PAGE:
Here we have tree-ring samples from two trees that grew not too far from each
other. Notice how the patterns for both are the same except that, for one, the
rings are compressed, which shows that it had a slower growth rate. There could
be any number of reasons for the difference—perhaps the tree that produced
the compressed sample was shaded by other trees, for example.
There is a way to present tree-ring information that allows easy comparison of
trees with different growth rates. Called skeleton plotting, it offers other
advantages as well.
Every tree-ring sample contains a record for every year of growth. That's an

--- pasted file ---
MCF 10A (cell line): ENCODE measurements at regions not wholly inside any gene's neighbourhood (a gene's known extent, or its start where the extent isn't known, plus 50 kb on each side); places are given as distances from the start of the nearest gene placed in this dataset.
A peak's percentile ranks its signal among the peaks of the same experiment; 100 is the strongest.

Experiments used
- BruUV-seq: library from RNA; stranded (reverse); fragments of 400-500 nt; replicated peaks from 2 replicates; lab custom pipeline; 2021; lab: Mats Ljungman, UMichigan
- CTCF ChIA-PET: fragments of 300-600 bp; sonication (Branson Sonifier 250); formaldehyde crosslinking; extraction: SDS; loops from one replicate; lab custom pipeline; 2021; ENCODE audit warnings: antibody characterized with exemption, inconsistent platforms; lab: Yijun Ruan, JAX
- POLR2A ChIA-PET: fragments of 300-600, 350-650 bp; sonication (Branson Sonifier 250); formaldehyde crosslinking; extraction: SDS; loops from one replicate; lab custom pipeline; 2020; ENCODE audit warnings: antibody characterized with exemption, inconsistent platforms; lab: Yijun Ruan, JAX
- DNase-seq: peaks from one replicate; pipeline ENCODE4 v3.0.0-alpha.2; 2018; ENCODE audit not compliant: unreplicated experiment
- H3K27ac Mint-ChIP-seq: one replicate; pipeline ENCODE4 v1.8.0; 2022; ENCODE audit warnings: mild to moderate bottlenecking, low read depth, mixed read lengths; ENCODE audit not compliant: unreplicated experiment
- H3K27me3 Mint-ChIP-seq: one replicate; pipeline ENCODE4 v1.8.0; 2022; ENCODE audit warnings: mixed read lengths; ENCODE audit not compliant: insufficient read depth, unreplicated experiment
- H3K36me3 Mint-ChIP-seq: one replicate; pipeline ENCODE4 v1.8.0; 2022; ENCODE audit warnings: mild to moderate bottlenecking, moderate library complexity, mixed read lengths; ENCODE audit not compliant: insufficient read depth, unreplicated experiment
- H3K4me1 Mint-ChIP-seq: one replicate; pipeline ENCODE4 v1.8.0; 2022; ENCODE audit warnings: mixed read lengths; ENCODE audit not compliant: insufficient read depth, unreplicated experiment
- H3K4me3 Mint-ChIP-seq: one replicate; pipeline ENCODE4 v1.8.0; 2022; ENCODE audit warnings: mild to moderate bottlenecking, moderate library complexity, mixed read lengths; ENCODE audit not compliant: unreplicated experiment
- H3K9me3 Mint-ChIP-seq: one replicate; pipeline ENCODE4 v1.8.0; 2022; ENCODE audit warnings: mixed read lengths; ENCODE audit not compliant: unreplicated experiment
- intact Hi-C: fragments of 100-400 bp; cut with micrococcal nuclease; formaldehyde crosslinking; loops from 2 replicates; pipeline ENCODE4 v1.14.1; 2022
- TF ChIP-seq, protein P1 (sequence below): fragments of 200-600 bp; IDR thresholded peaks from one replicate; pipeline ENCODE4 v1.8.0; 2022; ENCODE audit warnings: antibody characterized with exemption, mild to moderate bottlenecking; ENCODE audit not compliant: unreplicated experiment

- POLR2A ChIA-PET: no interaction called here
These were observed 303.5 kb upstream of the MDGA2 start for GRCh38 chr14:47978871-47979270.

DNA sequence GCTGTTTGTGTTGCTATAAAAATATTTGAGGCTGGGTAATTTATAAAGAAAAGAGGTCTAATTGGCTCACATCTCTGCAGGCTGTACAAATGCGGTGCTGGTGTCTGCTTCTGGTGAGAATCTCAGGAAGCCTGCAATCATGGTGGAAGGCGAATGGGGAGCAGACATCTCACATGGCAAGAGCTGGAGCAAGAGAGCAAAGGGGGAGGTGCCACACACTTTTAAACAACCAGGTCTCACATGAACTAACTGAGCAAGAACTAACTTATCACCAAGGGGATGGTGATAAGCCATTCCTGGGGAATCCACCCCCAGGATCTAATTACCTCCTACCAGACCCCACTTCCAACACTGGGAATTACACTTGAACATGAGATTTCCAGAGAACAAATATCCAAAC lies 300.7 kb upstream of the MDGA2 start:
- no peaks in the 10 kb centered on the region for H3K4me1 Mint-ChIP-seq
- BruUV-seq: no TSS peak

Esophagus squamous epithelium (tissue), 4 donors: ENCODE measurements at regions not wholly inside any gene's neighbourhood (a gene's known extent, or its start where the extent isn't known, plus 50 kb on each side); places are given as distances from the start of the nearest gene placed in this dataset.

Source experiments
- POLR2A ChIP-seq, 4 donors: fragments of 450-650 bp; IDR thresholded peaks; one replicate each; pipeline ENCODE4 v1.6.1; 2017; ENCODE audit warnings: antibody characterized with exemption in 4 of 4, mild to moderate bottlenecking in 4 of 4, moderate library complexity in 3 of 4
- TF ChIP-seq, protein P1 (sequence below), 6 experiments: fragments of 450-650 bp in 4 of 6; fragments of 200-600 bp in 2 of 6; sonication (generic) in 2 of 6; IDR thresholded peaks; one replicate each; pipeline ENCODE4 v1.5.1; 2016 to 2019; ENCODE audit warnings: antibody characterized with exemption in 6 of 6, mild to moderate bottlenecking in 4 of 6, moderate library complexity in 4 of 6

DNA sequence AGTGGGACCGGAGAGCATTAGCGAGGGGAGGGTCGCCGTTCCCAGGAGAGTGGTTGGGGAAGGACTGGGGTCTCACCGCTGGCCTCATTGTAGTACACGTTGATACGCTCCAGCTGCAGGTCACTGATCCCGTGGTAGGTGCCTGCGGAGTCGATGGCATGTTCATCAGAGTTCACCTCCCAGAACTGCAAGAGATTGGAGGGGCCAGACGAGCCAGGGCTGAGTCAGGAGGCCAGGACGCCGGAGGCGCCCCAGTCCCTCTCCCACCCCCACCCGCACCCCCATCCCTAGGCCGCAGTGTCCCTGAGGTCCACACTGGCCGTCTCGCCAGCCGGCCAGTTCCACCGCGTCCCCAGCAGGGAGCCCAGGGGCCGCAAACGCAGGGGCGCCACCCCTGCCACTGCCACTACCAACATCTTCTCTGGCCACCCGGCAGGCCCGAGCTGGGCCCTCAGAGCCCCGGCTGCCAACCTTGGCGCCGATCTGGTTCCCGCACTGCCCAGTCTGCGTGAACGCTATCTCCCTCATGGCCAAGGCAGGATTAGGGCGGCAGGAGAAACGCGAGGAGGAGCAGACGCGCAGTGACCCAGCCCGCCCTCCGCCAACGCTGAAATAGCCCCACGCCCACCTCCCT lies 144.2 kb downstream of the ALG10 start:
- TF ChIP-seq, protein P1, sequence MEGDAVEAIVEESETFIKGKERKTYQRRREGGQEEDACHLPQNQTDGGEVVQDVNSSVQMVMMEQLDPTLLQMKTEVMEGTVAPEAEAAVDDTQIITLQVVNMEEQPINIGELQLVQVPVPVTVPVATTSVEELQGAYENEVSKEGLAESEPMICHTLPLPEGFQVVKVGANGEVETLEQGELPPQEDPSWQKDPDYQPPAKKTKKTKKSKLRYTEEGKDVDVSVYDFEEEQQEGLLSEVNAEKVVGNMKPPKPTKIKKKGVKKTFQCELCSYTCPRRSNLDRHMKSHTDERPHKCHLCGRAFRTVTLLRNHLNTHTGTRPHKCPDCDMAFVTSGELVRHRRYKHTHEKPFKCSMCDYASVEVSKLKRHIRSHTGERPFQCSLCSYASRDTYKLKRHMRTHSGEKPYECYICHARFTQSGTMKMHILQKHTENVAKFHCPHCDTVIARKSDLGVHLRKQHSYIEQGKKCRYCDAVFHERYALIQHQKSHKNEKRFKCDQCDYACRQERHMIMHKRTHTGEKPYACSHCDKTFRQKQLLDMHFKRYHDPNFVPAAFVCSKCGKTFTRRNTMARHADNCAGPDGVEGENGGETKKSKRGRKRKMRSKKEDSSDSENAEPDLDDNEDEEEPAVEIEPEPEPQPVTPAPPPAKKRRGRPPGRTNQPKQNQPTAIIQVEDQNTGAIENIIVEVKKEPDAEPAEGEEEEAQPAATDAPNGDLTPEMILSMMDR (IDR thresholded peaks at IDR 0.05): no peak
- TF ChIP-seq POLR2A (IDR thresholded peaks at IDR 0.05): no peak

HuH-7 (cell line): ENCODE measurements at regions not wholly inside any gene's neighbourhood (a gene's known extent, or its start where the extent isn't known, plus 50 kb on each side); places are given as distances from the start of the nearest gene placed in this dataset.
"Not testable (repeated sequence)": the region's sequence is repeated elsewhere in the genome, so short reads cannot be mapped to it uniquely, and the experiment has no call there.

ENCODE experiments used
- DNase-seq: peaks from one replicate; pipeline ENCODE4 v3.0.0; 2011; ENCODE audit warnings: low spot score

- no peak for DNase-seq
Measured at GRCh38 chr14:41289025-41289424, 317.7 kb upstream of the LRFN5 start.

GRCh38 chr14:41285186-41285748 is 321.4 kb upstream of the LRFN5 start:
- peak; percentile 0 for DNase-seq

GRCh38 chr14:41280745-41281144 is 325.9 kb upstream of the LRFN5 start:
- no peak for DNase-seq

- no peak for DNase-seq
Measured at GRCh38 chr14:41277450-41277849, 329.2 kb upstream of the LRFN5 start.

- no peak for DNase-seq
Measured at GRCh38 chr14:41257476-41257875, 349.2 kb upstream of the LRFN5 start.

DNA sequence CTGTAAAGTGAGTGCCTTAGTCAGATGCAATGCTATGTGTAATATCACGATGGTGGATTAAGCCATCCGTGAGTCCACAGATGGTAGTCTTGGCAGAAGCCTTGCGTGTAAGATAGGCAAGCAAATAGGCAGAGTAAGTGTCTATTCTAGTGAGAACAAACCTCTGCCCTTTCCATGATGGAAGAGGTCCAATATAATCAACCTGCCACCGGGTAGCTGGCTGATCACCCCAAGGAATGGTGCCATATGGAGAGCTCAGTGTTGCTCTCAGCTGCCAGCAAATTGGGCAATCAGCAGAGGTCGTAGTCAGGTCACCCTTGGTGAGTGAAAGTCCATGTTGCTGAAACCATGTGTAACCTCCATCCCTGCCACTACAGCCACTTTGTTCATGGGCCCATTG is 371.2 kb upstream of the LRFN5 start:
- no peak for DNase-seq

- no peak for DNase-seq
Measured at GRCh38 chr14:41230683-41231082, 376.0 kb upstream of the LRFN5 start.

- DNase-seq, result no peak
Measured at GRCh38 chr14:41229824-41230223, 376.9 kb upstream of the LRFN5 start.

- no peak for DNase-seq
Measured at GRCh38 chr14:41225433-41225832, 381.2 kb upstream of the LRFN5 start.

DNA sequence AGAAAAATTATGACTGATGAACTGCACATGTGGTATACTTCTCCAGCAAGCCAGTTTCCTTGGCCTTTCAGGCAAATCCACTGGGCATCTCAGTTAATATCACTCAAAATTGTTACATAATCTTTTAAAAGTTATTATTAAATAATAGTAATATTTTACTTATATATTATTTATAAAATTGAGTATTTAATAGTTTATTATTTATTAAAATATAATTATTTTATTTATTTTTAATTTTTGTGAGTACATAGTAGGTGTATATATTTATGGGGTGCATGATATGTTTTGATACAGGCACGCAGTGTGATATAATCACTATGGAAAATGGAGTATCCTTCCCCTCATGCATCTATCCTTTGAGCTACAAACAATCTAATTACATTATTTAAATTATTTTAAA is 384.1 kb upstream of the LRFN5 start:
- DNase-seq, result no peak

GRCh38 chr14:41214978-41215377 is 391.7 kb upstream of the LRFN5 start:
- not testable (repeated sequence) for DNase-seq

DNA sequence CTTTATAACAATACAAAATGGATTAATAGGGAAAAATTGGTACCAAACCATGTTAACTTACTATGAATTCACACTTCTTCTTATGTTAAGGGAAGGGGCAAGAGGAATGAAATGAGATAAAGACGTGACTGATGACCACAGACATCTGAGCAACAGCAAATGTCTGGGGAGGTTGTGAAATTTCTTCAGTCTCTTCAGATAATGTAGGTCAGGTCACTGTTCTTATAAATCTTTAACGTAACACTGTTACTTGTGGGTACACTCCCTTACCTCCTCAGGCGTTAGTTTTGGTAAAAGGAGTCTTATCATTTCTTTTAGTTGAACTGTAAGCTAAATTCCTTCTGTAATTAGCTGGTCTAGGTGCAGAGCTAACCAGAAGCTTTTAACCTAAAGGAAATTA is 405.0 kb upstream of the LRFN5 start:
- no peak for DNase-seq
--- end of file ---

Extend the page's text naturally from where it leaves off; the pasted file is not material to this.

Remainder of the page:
awful lot of information, especially if what you want to do is crossdating.
Some of this information is more relevant than other information. Narrow rings
occur less often than normal-width rings, for example, so that information is
What the skeleton plot does is to extract the most pertinent information and
record it on a graph.
Each vertical line in the above graph represents one year. The yellow bars that appear on three
of the graph's lines represent narrow rings. The narrower the annual ring, the longer
The plot records other information as well. The "b" indicates a year with an unusually
wide tree ring, for example, while a dashed line (not seen in this graph) would mark
a year in which that tree failed to produce a visible ring.
With skeleton plotting, tree-ring scientists are able to accurately crossdate
To find out more about tree-ring dating, visit The Laboratory of Tree-Ring
Research at the University of Arizona. The site includes interactive
features that allow you to create your own skeleton plots.